I see you in Cohen sometimes, the way he will stare into space away with the fairies imagining who knows what. Nana says that is something you used to do as a child too, lost in your own little world. Cohen is more like me and Finn is definitely his fathers son and yet opposites attract, with Cohen trailing his father around like a shadow and Finley preferring me. Perhaps in later years that will change as I realise more and more just how alike we are as I get older.
I’m 33 now which is only 7 years off the age you were when you found out you had breast cancer. I remember being in New York on 9/11 and your panic at wanting me to come home immediately. As a parent now I understand your panic, but little did I know at the time that part of the reason behind your hurry was that you had just been diagnosed and you needed me home with you. Life was never the same after that with the cancer hanging over us all like a dark cloud, even in remission.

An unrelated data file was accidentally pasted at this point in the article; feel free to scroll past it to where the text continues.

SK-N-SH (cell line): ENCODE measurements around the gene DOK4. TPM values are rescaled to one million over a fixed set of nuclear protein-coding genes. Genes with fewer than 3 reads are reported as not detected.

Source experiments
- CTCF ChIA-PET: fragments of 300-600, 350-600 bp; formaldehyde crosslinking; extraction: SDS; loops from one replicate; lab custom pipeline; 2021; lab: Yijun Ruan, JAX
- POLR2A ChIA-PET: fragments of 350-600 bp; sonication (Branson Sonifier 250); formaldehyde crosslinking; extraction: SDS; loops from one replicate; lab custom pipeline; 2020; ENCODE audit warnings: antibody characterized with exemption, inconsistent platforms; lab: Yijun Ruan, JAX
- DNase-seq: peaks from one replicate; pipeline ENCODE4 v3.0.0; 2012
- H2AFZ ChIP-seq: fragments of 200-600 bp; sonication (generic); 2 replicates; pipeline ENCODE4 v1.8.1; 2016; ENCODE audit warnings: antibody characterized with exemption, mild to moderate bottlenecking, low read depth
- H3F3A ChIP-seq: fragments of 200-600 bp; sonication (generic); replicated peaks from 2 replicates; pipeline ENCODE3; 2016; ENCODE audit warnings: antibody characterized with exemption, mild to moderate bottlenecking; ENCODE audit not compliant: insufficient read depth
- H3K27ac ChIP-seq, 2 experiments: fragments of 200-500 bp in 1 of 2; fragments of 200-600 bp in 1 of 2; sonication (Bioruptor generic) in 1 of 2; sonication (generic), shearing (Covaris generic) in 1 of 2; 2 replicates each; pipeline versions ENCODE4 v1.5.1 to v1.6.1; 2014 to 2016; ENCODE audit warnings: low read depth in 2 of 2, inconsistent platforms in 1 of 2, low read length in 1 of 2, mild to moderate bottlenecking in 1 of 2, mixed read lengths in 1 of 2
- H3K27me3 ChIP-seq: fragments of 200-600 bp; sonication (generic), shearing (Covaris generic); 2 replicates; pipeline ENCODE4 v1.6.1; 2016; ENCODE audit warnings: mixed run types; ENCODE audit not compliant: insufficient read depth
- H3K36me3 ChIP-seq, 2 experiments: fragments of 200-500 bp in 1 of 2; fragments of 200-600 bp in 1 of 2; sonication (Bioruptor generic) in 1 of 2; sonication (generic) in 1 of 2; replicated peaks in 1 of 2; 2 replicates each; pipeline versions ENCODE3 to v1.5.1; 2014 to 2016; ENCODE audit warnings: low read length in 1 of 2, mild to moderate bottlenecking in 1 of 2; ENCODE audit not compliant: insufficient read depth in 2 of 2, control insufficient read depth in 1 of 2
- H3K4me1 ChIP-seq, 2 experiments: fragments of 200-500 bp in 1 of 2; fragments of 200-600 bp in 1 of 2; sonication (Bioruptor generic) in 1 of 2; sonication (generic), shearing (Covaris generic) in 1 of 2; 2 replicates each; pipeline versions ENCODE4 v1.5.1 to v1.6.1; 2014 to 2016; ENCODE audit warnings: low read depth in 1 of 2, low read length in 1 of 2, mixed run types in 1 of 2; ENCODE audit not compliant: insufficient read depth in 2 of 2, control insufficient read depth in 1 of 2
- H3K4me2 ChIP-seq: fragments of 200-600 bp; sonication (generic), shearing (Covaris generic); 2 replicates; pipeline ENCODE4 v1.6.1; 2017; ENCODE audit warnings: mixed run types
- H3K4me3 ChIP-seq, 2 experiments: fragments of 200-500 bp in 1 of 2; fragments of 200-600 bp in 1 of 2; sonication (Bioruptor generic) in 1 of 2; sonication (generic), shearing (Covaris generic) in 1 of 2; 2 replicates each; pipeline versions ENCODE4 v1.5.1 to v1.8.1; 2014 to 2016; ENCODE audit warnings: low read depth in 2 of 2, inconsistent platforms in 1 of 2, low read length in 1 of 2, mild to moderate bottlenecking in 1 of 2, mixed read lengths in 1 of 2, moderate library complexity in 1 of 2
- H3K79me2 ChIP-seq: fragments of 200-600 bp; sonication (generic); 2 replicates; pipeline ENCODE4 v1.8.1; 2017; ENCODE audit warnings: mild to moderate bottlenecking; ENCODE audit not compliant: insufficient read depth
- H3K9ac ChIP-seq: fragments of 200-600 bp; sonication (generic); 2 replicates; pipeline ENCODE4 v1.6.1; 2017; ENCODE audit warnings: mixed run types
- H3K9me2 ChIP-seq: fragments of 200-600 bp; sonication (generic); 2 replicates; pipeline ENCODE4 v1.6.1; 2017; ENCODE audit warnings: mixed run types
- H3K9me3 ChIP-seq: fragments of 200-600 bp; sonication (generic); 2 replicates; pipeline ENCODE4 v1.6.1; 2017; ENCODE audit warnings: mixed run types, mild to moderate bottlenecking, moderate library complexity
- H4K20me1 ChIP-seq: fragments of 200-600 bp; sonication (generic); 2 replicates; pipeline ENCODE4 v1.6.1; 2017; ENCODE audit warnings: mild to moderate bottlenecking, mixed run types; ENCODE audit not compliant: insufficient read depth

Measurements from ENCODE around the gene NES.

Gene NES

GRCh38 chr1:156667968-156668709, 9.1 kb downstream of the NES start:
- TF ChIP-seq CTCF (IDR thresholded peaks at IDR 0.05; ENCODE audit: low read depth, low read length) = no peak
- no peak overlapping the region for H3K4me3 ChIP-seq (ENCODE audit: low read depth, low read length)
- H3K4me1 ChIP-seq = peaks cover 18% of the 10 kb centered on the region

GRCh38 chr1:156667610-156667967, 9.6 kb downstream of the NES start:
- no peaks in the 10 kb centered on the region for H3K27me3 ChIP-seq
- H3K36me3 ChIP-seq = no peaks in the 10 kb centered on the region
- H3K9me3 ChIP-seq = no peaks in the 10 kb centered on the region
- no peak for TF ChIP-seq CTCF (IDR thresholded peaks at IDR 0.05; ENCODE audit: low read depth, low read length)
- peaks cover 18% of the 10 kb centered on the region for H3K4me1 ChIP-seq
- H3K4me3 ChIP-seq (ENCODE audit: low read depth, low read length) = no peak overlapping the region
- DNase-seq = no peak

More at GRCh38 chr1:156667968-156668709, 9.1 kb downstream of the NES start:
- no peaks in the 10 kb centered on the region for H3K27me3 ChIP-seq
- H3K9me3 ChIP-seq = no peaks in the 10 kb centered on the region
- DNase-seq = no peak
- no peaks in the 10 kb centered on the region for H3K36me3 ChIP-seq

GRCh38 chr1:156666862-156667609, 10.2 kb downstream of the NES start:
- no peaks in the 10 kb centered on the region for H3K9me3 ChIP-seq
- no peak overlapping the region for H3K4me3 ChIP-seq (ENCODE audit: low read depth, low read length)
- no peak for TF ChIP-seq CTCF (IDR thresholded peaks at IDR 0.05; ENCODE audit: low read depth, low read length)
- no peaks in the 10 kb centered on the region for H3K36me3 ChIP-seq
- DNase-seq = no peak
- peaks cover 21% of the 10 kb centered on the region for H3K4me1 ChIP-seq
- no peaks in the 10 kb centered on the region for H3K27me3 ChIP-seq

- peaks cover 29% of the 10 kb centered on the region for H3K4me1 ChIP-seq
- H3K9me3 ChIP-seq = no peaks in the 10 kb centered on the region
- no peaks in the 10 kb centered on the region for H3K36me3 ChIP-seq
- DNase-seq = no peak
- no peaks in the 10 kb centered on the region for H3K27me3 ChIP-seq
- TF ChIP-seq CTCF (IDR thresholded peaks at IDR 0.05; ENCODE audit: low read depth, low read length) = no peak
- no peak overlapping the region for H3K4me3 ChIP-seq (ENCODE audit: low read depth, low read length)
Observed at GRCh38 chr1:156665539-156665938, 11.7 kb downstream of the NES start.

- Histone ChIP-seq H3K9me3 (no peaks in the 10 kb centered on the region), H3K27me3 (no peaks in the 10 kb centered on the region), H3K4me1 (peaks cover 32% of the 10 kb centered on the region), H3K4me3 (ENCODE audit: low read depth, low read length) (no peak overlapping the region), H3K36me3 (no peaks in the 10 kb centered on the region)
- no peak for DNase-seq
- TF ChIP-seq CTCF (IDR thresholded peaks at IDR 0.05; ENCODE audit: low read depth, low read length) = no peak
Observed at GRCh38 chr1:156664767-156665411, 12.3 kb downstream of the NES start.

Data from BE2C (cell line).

When it came back I don’t think I ever comprehended the finality of it all.
I had loved and lost before, first with Grandad and then with Aunt Deb. But truly, who can imagine a life without their rock and best friend? I recall a friend at high school losing her mum when she was around 16 and I just couldn’t fathom at the time how she had the strength to go on.
Just 5 years later there I stood in her shoes.